The province of Ontario was founded with two schools system. It's incorporated into the constitution; it's part of the very fabric of the province.
The two original school systems were both Christian -- one was Protestant, the other Catholic. Since the Protestants were the majority, the Catholic system was viewed as a minority system, and the Protestant one was viewed as the dominant or "public" school system.
The "public" school system may not have been officially and legally incorporated as a Protestant Christian system, but there was no doubt it was Protestant in fact if not in name -- it reflected the culture of its day.
I can remember, as a boy, beginning each day with the Lord's Prayer. It meant absolutely nothing to me. I was not a Christian. My parents were nominally Christian, but faith was neither mentioned nor taught in our home. So students like me just went through the motions and recited it.
But, there it was. A stake in the ground. A symbolic representation, in spoken words, of Ontario's founding culture. Ontario was a Christian culture. And Christianity was the dominant ideology that would provide moral light to Ontario's citizens.
I remember a Protestant minister once visited one of our grade-school classes. He made a deep impression on me. I was still not a Christian.
I remember that, in grade nine, we had to study one of the books of the Bible. It was part of the curriculum requirements. We were still reciting the Lord's Prayer. I was thinking about girls, basketball, and the Beatles, and was still not a Christian
The Lord's Prayer was removed from Ontario schools in the name of multiculturalism and plurality. Secularists have since seized upon the removal of such Christian trappings to proclaim that Ontario is a secular province, and Canada a secular country (as if this were always so).
But it wasn't always so.
Today, a debate is raging in Ontario over whether the government should extend funding to all religious schools, and not just the remaining legal stump, the Catholic school system.
Toleranct, multicultural, diverse Ontarions are showing an aversion to doing this that amounts to an intolerance of religion bordering on bigotry.
Don't get me wrong.
I'm not necessarily against a single, unified school system used to propagate the beliefs and values of a unified, unitary culture. But this is not what Ontario is about. Like other provinces, and Canada as a whole, it has embraced the multicultural ideology that embraces all kinds of cultures, beliefs and values.
If that were true, the province would presumably embrace multiple school systems, just as it claims to embrace multiple cultures. What is more characteristic of a culture than its educational philosophy and practices?
Yet, letter-writers argue that in order to promote glorious diversity Ontario must have a single, state-controlled school system. They suggest that religious instruction breeds intolerance; they suggest in effect that religious persons who spend their own hard-earned cash to educate their children according to their religious faith are anti-social, and bad for society. So much for embracing diversity; scratch a diversity-lover beneath the surface and you have someone insisting on conformance by everybody else to his or her beliefs and values.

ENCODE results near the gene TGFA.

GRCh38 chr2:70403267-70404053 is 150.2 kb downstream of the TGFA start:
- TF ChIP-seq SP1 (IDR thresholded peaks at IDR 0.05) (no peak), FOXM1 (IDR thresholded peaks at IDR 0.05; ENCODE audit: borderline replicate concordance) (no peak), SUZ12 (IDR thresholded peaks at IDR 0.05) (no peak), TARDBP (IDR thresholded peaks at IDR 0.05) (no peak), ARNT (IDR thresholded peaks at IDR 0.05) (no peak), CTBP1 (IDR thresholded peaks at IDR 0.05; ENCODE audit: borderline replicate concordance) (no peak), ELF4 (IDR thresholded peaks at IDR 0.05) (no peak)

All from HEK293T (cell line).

The problem with demanding that persons of faith fund a secular school system and send their kids to it (unless they can afford to "pay twice") is that secular public schools are neither faith- nor morality-neutral. They have a distinct world-view, and it is one that is antithetical to the worldview of Christians who believe in a loving God who should be embraced in all aspects daily life, including (no, especially,) the education of one's children. (For example, in the name of Tolerance, Canadian school children cannot be told that there is a kind God who loves them, but must be told that homosexuality is a perfectly splendid practice -- so much for moral or religious neutrality.)
Another point has to do with public funding. Letter-writers are against "public funds" being used to finance religious instruction (but they don't seem to have a problem with "public funds" being used to promote functional atheism).
Here is my response to the secularists who oppose the use of "public funds" for religious education:
"There is really no such thing as public funds. All there is is pooled money that has been taken from private individual sources. As much as you may dislike it, persons of faith are just as much members of the public as anyone else. Yet you confiscate their funds and use it to fund the school system of your choice. Those same funds should be available to them, either by voucher or allocation, to educate their children as they see fit.
By all means be in favour of a single public school system -- that is a legitimate position to have. But drop the claim of being in favour of multiculturalism and diversity too."
And that's the way the Ball bounces.